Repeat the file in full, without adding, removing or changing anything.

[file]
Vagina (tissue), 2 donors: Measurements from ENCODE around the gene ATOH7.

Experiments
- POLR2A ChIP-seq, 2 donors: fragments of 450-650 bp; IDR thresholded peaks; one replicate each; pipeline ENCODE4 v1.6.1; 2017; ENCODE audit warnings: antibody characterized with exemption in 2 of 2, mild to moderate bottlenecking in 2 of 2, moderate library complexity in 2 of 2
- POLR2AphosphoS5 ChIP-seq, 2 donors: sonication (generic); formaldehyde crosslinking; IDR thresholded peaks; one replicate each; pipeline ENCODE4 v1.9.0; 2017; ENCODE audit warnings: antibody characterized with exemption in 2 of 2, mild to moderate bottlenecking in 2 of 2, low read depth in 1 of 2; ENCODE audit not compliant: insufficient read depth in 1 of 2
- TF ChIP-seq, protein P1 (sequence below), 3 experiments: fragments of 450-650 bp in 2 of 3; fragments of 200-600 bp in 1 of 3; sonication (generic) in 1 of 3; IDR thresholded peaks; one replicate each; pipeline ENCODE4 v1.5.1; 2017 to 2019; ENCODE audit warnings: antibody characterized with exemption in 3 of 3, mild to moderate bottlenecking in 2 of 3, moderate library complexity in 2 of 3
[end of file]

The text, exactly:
Vagina (tissue), 2 donors: Measurements from ENCODE around the gene ATOH7.

Experiments
- POLR2A ChIP-seq, 2 donors: fragments of 450-650 bp; IDR thresholded peaks; one replicate each; pipeline ENCODE4 v1.6.1; 2017; ENCODE audit warnings: antibody characterized with exemption in 2 of 2, mild to moderate bottlenecking in 2 of 2, moderate library complexity in 2 of 2
- POLR2AphosphoS5 ChIP-seq, 2 donors: sonication (generic); formaldehyde crosslinking; IDR thresholded peaks; one replicate each; pipeline ENCODE4 v1.9.0; 2017; ENCODE audit warnings: antibody characterized with exemption in 2 of 2, mild to moderate bottlenecking in 2 of 2, low read depth in 1 of 2; ENCODE audit not compliant: insufficient read depth in 1 of 2
- TF ChIP-seq, protein P1 (sequence below), 3 experiments: fragments of 450-650 bp in 2 of 3; fragments of 200-600 bp in 1 of 3; sonication (generic) in 1 of 3; IDR thresholded peaks; one replicate each; pipeline ENCODE4 v1.5.1; 2017 to 2019; ENCODE audit warnings: antibody characterized with exemption in 3 of 3, mild to moderate bottlenecking in 2 of 3, moderate library complexity in 2 of 3